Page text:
Catalinbread Soft Focus Review
A once-obscure preset on an ’80s Yamaha multi-effect becomes the foundation for a fun and varied ambience machine.
Many very pretty ambient reverb textures. Intuitive, fun operation. Solid construction. Cool textures beyond the ambient/shoegaze sphere.
There are cheaper ways to approximate the sounds of Slowdive.
Catalinbread Soft Focus
If there is a prettiest work in the shoegaze canon, Slowdive’s Souvlaki is arguably the one. Souvlaki is probably also the reason the Catalinbread FX-40 Soft Focus exists. The FX-40 Soft Focus, you see, is inspired by the sounds of the “Soft Focus” preset on the Yamaha FX500, a still-inexpensive multi-effects unit that debuted in the waning days of the 1980s. Though definitive documentation about when Slowdive used the FX500 is spotty, guitarists Neil Halstead and Christian Savill have both alluded to using it. As Slowdive enjoyed an unexpected renaissance over the last decade, word got around among curious guitarists that the FX500, and the Soft Focus preset in particular, might have been responsible for Souvlaki’s highly intoxicating, dream-picture textures.
Speculation about tone sources on records—which are inevitably colored by other outboard processors—is risky business. Yet there is much about the Yamaha’s Soft Focus preset that is eerily redolent of Slowdive’s sleepy and soaring washes of reverb. (And yes—as a major, OG Slowdive fan I have tried it out myself.) Catalinbread’s FX-40 Soft Focus pedal takes a few liberties with recreating the Yamaha preset. It removes the Yamaha preset’s redundant delay component. Catalinbread also says they used a plate reverb algorithm as a starting point. (There is no indication in the original FX500 manual of what kind of reverb Yamaha intended the Soft Focus to be.)
”The ease with which you shape variations on celestial textures is a delight.“
So, while the Catalinbread Soft Focus may be more an interpretation of the FX500 Soft Focus preset than a to-the-letter emulation, it effortlessly conjures sounds that can lend a Souvlaki-like and ethereal essence to your own compositions, as well as reverb tonalities that can lead you along very non-shoegaze tangents.
Diagram of a Dream
One of the most appealing facets of the FX-40 design is its simplicity. Compared to clunky late-’80s rack units, it is downright dainty. And though it’s far from the only compact stompbox capable of deep, ambient reverbs, few are as singularly dedicated to the pursuit of that sound. And the ease with which you shape variations on those celestial textures is a delight.
Even if you’ve never explored reverb much beyond amplifier-based varieties, the FX-40 is easy to suss. “Verb” governs decay time. The cool volume control adds gain to your dry signal before it hits the reverb. “Symph” adds in an octave-up signal. Catalinbread calls the octave effect subtle in their documentation, but, to my ear, the octave-up content in the FX-40’s signal still comes on pretty strong. The modulation control governs the rate of an onboard chorus. And as with many chorus effects, the peaks in modulation can emphasize specific frequencies and harmonics—particularly in the octave-up voice—that radically shift the profile of the reverb, especially when you add a long tail.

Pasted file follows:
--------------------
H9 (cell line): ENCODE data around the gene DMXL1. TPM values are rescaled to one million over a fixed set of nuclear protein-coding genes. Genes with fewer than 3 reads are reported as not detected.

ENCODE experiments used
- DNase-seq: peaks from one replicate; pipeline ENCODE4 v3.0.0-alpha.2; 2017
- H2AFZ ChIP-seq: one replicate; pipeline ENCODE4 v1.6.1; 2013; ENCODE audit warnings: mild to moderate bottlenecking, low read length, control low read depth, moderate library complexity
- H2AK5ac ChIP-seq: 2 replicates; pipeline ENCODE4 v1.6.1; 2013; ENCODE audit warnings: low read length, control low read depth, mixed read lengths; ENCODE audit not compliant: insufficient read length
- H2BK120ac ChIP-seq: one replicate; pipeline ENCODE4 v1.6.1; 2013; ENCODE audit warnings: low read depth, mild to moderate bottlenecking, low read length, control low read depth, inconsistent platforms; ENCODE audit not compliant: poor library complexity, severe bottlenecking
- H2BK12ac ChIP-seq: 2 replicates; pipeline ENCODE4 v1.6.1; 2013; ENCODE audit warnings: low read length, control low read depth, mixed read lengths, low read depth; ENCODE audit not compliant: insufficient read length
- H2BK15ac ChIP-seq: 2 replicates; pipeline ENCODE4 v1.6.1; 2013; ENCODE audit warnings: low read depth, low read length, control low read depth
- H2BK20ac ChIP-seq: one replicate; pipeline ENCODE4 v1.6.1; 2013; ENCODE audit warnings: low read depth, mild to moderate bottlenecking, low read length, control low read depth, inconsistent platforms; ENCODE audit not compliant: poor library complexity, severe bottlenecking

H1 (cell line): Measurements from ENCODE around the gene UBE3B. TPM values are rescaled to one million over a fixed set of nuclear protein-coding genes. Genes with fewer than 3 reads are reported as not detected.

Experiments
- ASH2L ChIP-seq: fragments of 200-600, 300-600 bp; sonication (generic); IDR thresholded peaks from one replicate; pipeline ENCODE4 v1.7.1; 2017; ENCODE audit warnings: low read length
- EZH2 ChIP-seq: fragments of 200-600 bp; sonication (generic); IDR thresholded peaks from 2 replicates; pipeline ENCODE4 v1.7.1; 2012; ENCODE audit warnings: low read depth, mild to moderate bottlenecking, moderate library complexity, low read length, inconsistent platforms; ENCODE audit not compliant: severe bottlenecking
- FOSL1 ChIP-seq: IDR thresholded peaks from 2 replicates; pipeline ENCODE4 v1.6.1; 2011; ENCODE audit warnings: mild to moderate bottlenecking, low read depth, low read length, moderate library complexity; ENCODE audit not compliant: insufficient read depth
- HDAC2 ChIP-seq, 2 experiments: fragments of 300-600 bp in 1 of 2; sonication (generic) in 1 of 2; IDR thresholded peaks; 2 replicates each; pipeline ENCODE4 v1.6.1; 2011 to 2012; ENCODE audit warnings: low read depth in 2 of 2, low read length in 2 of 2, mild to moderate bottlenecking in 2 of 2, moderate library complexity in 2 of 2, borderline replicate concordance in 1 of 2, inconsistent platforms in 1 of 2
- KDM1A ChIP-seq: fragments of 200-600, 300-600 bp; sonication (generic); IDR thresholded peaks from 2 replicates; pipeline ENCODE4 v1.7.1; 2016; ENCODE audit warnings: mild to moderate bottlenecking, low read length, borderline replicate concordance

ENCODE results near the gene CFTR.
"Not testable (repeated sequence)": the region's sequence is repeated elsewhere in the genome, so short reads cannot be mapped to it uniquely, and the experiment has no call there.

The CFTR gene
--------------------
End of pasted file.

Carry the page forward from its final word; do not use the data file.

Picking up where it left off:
Stumbling Toward Slumberland
Unlike a lot of records in the shoegaze genre, Souvlaki is not a monolith of reverb wash. It percolates with different guitar textures—some drier, some soaked. I’d even venture that what a lot of people perceive as octave’d reverb on the guitars is actually Rachell Goswell’s beautiful, swirling vocals. It’s a lovely production. But while many guitar tones on Souvlaki are colored with octave-up content—particularly the simple melodic lines—my own efforts to replicate these sounds revealed that a little octave-up content from the FX-40 goes a long way, and that aggressive-but-just-right decay times and a little modulation were most critical to nailing those tones. Adding distortion and overdrive, incidentally, has a way of softening and gluing together some of the more inorganic elements of the octave-up sound.
If you’re more interested in crafting original tones, the relationship between the octave-up “symph” voice and the modulation gives you a lot of ground to explore. Adding the latter can exaggerate the former. (Think about how a human voice with intense vibrato tends to stand out over a straight-toned voice.) I’m not generally a fan of excessive octave-up reverb. In contemporary ambient and shoegaze music it has almost become the equivalent of high-fructose corn syrup. But on the FX-40 you can very easily steer clear of those pitfalls by dialing the octave back and letting the long decay do the heavy lifting.
Much of the guitar universe (including a few folks that sound suspiciously like they heard their first Slowdive record last week) fell over itself to anoint the FX-40 Soft Focus as the reigning shoegaze-in-a-box king. But while I would happily recommend this pedal to anyone chasing that kind of ambience, Catalinbread sells itself a little short by so strongly emphasizing it as such. The FX-40 Soft Focus is capable of weird and ghostly short-to-medium-decay-range tones, and truly complex, drier reverb tones. Operation is intuitive and fun. If you only want reverb tones that evoke the sounds of Souvlaki, there are cheaper paths to that goal. But if your musical agenda leaves you open to exploring the breadth of this cool pedal’s possibilities, the $209 price will be a fair one for this lovingly designed, U.S.-built pedal.